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Mariners seek impact with top pick

Mariners seek impact with top pick

SEATTLE -- Bob Fontaine travels thousands of miles each year and spends more nights in hotels than at his home. But days like Thursday and Friday make it all worthwhile.

The Mariners' scouting director takes center stage at Safeco Field the next two days, selecting the players that could become lineup fixtures down the road. His first selection will come around noon PT on Thursday during the Major League's First-Year Player Draft.

Thanks to an 88-win season in 2007, the Mariners will select 20th in the first round, the latest they have drafted a player since 2004, when their first pick -- Woodinville High School infielder Matt Tuiasosopo -- came in the third round.

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"I think if you do it right, you can get a prime-time player anywhere, but I think certainly at 20, you don't settle for less just because you're at 20," Fontaine said. "You have to still look for impact, and you have to look for somebody you think can make an impact on your big league club."

Sporting his trademark bushy mustache, Fontaine sat in the first-base dugout answering media questions about the two-day event. MLB.com will broadcast every pick of the Draft.

Coverage on the first day begins at 11 a.m. PT with a simulcast of ESPN2's national broadcast of the first round and compensation picks. The remaining rounds on Day 1 will be shown exclusively on MLB.com with live analysis from Draft headquarters in Orlando, Fla., by MiLB.com Draft expert Jonathan Mayo. Coverage will begin at 11:30 a.m. PT on Friday and continue through the 50th round, if necessary.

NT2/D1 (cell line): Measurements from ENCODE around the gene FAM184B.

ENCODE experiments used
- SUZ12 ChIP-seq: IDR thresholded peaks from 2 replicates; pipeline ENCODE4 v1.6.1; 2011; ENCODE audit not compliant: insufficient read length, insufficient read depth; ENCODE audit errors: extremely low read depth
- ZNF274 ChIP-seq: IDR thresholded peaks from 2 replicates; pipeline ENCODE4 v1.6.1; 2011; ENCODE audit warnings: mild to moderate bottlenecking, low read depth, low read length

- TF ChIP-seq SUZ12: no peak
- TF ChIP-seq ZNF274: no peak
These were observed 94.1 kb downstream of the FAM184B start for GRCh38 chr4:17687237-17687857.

Fontaine believes this is one of the most unpredictable Drafts in years and there's no way of knowing who could be available when Seattle makes its first selection.

"When you draft in the top five, you can get about eight names early and you can hang with them all year," he said. "When you draft 20th, you might start with 35 names. You narrow it down and then, realistically, you should get one guy in your top 16.

"I think this is going to be fun, because we think if enough things happen in front of us that we weren't expecting, we can even go farther into this draft with players we didn't think we'd get."

Look for the Mariners to select more pitchers during the early rounds, as an organization never has enough good arms. The farm system needs to be replenished, partly because three Minor League pitchers were included in the five players the Mariners sent to the Orioles for left-handed pitcher Erik Bedard.

Seattle also is looking for left-handed hitters with power, preferably from the college level.

"There is depth at the higher level," Fontaine said. "When you can look at this Draft, you can start getting excited farther into it, at an earlier time. In the past, it was like, 'Uh oh, this has to break and that has to break.' We think [in] this one, there are enough players that we could have three or four rounds where we're in real good shape."

The Mariners have done exceedingly well with their most recent first-round choices, which include catcher Jeff Clement (2005), relief pitcher Brandon Morrow ('06) and starting pitcher Phillippe Aumont ('07).

Clement and Morrow already have reached the big leagues, though Clement has bounced back and forth more than Morrow, a mainstay in the bullpen for the past two seasons.

Aumont, meanwhile, is pitching well at Class A Wisconsin, where he was selected to the Midwest League All-Star team on Tuesday.

Several Draft experts, including Fontaine, were surprised that Aumont lasted until the 11th overall selection.

"I still think he will go in the top three last year," Fontaine said, laughing. "If it was today, I'd tell you the same thing."

Jim Street is a reporter for MLB.com. This story was not subject to the approval of Major League Baseball or its clubs.

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